Makerbot Complete!

The Makerbot is finished at last! As I sit here writing this post, my brand new Makerbot Cupcake CNC is printing out a set of mounting brackets I designed to mount a canoe paddle on my wall. My room is filled with the smell of melting ABS plastic (not a pleasant smell) and the sound of stepper motors.

The extruder controller board I had ordered came in the mail yesterday, and I immediately installed it, and had used it to extrude its first noodle of ABS plastic. After installing it I began printing a “minimug” as a test and as a vessel for some celebratory sake, but there was a problem.

Several unsuccessful minimug prints.

The finished minimugs.

The finished minimugs.

Several unsuccessful minimug prints.

At first I checked the Makerbot Wiki Tips and Tricks page, and learned that the X-axis might have been missing steps, so I fiddled with the trimmer pot on the stepper controller board for the X axis. The weirdness continued, and sporadically. After playing with the ReplicatorG control panel, I surmised that the there must have been some sort of weird friction on the X axis rods. Lubricating them didn’t seem to help, so I decided to smooth the rods with steel wool. Upon taking the X-stage belt off, however, I noticed that lying right next to the shaft of the stepper motor were two set screws. The very same set screws, in fact, that were supposed to be holding the drive pulley on the shaft of the stepper motor. Hmmm… As I suspected, when I pulled the drive pulley off the shaft, there was a little resistance – enough to turn the pulley – but it was loose enough that too much strain on it would allow it to slip, sort of like a clutch gear.

I steel-wooled the rod anyway, just for good measure, re-tightened the set screws, and put a little dab of super-glue on them just in case. Since the screws are on the stepper motor, which vibrates a LOT during the print, I thought it wasn’t a bad idea.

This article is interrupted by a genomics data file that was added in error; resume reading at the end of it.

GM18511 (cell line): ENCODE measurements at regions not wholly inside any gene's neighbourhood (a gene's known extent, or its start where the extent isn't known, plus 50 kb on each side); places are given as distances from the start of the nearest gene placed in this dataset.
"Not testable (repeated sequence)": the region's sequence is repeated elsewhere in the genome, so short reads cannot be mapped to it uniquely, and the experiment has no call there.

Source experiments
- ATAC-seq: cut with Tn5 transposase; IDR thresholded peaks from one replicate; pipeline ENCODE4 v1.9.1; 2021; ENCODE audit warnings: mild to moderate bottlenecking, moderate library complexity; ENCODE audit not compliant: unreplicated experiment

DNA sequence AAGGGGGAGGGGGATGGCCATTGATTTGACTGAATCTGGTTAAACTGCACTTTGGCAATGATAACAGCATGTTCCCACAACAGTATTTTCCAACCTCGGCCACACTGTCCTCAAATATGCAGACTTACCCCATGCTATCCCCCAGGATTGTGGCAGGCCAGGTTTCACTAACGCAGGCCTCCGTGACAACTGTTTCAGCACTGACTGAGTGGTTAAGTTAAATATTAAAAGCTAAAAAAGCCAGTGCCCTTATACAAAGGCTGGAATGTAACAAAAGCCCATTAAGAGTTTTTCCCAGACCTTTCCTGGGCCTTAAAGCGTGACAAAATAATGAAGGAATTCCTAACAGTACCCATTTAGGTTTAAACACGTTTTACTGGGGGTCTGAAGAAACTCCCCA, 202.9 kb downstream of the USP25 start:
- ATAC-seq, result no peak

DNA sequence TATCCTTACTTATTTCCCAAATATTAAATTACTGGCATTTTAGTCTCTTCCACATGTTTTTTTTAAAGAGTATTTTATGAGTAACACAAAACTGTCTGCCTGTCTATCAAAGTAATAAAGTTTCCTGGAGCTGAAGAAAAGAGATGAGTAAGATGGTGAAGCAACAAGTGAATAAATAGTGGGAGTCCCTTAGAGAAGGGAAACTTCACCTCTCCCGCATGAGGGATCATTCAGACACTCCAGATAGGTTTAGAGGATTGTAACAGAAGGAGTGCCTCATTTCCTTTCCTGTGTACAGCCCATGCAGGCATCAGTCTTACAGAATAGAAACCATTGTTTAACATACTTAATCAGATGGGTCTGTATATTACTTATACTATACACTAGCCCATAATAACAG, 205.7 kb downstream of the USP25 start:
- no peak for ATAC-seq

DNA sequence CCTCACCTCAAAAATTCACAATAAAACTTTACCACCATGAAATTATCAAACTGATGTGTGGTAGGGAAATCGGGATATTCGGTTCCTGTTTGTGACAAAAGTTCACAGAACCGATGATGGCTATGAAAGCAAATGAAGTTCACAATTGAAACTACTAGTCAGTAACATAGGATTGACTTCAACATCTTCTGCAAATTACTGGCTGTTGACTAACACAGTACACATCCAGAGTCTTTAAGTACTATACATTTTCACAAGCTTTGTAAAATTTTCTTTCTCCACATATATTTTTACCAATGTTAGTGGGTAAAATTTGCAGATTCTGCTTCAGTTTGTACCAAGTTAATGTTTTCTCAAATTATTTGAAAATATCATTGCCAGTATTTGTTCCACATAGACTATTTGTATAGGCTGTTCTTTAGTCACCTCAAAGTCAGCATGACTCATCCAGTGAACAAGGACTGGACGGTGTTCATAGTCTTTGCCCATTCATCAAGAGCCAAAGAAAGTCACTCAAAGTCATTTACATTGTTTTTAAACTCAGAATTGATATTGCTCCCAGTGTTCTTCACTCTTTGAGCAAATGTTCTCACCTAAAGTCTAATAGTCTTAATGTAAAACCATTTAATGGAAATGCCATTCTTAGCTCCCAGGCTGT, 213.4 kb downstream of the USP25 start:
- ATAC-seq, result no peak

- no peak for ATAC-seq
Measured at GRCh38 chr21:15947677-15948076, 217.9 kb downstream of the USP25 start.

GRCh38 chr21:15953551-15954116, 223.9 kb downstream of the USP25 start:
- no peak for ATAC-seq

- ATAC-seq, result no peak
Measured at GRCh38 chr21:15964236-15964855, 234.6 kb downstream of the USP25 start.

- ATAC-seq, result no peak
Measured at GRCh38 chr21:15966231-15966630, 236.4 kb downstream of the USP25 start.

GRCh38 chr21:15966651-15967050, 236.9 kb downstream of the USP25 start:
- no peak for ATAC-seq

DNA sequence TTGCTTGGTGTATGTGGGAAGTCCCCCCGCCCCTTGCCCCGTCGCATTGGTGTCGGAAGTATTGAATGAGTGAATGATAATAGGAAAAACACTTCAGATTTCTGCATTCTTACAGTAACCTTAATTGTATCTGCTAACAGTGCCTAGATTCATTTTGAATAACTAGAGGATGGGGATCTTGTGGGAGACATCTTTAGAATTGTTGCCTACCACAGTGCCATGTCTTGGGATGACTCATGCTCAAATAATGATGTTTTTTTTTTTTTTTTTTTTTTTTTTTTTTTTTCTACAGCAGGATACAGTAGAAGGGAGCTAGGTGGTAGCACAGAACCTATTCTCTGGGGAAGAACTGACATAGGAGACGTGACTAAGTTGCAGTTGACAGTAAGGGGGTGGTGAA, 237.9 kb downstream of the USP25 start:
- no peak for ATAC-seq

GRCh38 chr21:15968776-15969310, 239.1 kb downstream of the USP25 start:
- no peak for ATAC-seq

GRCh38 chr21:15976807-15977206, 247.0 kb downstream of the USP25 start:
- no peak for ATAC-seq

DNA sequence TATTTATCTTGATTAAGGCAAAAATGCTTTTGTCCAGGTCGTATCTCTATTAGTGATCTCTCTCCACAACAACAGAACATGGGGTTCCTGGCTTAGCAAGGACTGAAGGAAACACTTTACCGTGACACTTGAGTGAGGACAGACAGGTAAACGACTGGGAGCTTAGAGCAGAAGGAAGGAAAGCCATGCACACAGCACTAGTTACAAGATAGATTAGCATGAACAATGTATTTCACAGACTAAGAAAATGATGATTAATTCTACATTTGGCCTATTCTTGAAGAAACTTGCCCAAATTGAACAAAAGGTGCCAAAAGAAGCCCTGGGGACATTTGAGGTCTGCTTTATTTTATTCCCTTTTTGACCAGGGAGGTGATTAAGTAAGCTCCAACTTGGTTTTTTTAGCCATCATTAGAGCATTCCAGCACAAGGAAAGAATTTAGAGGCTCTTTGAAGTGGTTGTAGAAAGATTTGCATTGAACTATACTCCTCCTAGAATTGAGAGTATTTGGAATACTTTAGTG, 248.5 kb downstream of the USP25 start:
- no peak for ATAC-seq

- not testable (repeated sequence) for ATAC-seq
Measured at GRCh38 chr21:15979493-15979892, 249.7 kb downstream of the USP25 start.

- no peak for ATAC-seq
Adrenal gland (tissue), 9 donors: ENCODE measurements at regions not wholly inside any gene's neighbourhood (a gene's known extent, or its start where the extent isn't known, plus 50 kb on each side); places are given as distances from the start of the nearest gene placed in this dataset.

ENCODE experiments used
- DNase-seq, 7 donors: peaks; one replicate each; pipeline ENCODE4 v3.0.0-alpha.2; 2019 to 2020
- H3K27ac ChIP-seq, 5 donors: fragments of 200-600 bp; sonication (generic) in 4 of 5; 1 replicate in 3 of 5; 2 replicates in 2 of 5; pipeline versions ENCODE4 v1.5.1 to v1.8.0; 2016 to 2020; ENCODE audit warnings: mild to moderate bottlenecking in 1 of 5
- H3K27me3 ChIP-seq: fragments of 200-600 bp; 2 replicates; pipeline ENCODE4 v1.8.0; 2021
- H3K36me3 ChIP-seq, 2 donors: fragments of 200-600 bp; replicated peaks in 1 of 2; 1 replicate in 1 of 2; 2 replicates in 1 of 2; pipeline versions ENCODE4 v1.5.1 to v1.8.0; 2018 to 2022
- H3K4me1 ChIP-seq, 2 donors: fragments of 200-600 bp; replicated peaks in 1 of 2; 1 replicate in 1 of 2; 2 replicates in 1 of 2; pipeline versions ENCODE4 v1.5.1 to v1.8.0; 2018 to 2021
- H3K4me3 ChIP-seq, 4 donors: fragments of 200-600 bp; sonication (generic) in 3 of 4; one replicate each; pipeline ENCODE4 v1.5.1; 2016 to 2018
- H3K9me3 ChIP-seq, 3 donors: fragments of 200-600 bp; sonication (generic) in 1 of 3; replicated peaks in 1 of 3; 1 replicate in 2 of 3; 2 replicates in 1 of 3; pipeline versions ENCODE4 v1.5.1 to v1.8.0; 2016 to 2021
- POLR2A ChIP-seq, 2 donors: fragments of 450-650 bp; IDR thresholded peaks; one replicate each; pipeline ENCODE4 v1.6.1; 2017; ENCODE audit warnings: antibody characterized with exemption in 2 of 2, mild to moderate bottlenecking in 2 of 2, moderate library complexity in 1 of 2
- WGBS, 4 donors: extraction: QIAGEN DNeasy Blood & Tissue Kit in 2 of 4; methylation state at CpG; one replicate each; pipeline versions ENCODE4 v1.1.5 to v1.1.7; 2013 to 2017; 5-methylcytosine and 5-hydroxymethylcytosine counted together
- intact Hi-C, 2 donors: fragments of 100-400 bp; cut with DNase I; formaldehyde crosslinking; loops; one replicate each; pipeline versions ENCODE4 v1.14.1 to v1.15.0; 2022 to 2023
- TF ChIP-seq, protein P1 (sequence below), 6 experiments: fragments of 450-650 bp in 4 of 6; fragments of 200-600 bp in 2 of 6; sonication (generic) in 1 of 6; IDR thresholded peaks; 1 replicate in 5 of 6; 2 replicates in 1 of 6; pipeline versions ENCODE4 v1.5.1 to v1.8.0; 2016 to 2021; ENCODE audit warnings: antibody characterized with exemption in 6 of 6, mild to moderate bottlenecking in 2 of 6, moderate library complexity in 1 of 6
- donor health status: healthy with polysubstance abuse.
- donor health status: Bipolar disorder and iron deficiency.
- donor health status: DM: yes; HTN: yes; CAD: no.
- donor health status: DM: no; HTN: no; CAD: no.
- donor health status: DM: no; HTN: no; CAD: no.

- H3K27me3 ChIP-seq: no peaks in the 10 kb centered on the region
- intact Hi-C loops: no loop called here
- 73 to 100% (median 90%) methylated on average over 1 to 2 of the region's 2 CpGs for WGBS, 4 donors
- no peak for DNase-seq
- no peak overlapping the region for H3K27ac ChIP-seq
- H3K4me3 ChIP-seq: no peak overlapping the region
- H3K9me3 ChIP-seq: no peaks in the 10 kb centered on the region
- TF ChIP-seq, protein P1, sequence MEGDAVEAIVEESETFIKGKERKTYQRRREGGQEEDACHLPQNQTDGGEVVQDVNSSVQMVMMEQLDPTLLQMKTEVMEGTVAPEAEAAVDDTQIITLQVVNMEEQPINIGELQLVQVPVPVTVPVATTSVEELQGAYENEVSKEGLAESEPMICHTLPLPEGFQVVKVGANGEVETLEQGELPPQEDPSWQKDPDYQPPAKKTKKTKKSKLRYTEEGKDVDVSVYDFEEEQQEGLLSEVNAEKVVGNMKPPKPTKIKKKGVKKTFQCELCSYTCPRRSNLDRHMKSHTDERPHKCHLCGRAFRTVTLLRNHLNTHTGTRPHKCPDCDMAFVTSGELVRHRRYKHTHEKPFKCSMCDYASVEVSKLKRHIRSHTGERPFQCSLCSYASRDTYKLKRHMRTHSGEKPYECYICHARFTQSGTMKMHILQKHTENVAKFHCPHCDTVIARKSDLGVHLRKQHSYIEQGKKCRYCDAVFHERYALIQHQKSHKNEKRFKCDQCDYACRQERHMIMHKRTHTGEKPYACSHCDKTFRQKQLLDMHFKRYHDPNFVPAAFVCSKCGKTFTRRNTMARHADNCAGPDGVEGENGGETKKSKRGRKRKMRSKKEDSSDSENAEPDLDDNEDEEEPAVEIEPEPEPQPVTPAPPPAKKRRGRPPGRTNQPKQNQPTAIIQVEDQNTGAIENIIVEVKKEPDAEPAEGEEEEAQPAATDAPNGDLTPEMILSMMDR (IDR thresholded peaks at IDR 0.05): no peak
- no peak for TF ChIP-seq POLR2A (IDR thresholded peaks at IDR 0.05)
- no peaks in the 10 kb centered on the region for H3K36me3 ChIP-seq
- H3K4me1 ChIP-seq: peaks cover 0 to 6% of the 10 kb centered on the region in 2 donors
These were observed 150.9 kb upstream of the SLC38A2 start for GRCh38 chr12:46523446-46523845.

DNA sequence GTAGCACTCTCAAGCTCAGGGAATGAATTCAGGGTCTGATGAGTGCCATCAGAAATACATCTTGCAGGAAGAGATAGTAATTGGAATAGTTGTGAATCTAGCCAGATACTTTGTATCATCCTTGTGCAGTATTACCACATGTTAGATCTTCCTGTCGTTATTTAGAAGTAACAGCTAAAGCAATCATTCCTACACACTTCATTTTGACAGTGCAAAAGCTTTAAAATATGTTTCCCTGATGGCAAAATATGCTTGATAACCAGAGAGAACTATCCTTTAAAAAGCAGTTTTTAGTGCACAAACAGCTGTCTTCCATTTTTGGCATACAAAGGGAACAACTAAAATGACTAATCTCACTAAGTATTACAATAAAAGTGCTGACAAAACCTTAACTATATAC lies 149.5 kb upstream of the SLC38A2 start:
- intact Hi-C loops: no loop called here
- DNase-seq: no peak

Having just finished my mounting bracket, I got to do something I have been waiting to do for a while: browse through Thingiverse and pick something I wanted. I decided on a Utah teapot. What’s so crazy awesome about this is not just that you can flip through a website and within 30 minutes have nearly any physical object you want (which is less time, I might add, than it would take to go to the store, find it, and buy it), but that this is what many very intelligent people say that this is what the future will look like, that not only will we not need money, but that it will become obsolete. OK, so I realize that it sounds very hippie of me, but who knows, maybe their right. I just know that I’ll never need to buy combs or plastic wall-mounting brackets ever again.

My new Makerbot makerbotting a mounting bracket.

My new Makerbot makerbotting a mounting bracket.

Makerbotting a Utah teapot.

Makerbotting a Utah teapot.

A wall mounting bracket, printed with holes for standard drywall screws.

A wall mounting bracket, printed with holes for standard drywall screws.

The awesome-looking Utah teapot.

The awesome-looking Utah teapot.

The two minimugs were just sitting there, begging for a pose with the teapot.

The two minimugs were just sitting there, begging for a pose with the teapot.

(Side note: Makerbot 00056 has still not been named, but I have decided that a name from Star Trek or possibly another icon of science fiction would be appropriate. Since Star Trek has the replicator, I think that’s the most likely candidate, but I may change my mind.)

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